My husband, who is Danish, is the eldest of four boys, and I am the only daughter-in-law who is interested in embroidery and textiles. This is lucky for me, because a number of years ago my mother-in-law was clearing out her collection of family treasures. She packed most of them up and posted them to me in Australia. I have framed some of them, and every few years, I take them out of the frames and wash them (very carefully!). It was time to do them again. So, before I put them back in the frames, I photographed them. This collar was made by one of my husband's great-aunts, who lived in NorthWestern Jutland. It appears to be Hedebo work, which was a whitework technique developed in Denmark. I just love it - I have no inclination to do this type of work myself, but I can really appreciate the intricacy of it.
This is a close-up of the beautiful work in it. The triangles are done with needleweaving.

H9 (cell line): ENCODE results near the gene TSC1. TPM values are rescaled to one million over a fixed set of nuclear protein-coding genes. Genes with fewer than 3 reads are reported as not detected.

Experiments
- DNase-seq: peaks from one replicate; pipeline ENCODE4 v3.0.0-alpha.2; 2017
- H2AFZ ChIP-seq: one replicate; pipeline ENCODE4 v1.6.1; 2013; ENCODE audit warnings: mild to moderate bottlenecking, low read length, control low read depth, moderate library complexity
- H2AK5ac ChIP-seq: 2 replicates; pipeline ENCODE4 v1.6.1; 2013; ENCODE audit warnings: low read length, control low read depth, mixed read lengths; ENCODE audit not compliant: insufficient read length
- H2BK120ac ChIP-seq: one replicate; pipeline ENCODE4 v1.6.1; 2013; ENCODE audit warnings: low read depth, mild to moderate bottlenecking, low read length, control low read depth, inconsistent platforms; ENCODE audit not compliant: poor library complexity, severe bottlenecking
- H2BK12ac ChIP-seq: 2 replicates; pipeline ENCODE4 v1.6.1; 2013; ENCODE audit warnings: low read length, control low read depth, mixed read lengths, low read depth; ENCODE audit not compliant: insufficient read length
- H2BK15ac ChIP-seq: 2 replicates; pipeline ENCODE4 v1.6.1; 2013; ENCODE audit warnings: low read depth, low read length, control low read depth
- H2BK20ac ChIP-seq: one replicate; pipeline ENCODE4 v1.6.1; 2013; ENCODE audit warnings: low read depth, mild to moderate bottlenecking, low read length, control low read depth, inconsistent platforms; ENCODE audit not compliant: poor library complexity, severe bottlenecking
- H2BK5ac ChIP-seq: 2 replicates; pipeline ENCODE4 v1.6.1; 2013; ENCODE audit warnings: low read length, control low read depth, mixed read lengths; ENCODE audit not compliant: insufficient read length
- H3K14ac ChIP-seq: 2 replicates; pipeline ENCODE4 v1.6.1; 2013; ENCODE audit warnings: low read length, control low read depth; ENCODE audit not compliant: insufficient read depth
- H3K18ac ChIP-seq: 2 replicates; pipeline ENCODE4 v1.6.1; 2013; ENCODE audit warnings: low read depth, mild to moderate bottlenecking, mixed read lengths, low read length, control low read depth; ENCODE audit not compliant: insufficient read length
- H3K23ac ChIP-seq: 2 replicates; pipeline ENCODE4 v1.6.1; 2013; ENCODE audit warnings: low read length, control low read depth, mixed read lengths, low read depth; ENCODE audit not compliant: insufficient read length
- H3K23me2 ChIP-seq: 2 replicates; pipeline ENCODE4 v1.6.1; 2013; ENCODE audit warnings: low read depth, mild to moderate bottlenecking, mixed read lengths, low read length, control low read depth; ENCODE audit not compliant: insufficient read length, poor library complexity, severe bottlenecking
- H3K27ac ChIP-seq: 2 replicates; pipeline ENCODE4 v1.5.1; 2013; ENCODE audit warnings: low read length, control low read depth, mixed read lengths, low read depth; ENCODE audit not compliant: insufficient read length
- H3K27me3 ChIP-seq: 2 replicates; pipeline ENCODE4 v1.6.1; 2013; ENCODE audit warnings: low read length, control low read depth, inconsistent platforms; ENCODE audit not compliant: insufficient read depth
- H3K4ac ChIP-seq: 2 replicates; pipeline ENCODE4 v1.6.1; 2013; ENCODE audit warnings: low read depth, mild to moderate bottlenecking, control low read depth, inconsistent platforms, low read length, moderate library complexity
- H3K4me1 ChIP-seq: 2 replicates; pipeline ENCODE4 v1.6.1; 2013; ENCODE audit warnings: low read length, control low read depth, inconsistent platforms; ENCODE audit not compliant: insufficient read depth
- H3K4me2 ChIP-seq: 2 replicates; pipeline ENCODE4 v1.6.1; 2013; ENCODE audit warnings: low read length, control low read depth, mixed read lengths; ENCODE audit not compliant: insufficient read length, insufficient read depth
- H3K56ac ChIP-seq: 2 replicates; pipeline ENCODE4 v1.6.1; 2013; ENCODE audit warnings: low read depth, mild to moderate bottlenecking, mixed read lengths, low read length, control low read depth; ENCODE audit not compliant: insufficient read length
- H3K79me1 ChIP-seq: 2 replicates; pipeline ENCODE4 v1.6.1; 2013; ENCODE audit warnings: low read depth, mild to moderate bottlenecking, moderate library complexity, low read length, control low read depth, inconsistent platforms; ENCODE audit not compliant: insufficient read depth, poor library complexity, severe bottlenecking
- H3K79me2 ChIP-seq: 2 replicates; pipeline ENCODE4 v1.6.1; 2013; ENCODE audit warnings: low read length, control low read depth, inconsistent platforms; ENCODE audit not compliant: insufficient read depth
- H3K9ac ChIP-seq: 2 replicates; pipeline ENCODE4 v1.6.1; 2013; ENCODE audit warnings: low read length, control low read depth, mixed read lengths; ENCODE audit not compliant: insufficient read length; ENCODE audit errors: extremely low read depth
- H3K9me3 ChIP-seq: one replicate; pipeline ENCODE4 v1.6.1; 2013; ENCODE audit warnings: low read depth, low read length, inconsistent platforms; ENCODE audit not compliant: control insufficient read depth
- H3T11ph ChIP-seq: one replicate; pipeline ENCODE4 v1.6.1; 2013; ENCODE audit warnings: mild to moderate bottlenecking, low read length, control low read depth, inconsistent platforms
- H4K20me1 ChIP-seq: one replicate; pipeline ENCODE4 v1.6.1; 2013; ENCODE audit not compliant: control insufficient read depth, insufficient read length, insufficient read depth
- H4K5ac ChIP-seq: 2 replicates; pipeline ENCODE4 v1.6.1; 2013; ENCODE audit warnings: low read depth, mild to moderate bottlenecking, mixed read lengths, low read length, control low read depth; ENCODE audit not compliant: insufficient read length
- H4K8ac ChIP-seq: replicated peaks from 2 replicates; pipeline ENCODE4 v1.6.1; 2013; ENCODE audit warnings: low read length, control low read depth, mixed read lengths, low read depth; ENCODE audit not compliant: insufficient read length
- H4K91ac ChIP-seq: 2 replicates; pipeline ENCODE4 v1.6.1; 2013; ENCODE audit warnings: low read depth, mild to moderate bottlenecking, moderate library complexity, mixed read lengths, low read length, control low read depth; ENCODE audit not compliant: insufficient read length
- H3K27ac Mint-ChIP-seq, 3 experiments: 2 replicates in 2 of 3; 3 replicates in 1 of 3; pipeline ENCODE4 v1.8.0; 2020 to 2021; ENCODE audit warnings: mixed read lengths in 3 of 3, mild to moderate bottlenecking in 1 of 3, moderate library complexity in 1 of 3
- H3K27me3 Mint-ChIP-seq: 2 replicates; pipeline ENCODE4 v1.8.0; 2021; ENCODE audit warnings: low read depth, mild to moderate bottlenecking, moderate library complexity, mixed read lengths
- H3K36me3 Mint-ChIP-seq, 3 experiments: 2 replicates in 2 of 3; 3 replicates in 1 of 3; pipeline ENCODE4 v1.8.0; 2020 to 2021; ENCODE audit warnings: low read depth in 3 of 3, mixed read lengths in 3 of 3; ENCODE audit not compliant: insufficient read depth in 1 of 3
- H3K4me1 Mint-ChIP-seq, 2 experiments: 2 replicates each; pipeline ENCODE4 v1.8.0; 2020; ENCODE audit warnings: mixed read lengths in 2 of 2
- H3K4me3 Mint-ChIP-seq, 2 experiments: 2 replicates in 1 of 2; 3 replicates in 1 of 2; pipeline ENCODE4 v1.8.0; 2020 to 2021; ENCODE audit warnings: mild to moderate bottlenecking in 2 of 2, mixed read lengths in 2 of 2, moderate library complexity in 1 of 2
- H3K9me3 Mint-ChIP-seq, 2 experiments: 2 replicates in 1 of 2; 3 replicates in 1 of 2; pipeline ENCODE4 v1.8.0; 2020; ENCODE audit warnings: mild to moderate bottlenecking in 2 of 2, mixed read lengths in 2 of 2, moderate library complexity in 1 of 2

The stitching in this butterfly isn't as fine, and I think was probably made by the other great-aunt, but it's still lovely. The antennae are quite fine - it's almost all stitching, with very little of the base cloth showing.
This collar fascinates me. The embroidery on it is beautiful, but...
...just look at the way it's been joined together!
I think this was probably done by someone other than the original embroiderer, maybe to make it smaller to fit a different dress. I'm also assuming that this join was the back of the collar, and maybe hidden by long hair. But, if you look back now at the photo of the first collar, you can see how uneven the neck edge is. I can't imagine why someone would do all that work on something that wasn't perfect, so I'd love to know the story behind these pieces. Unfortunately, I never will.
A turnup for the books
10 hours ago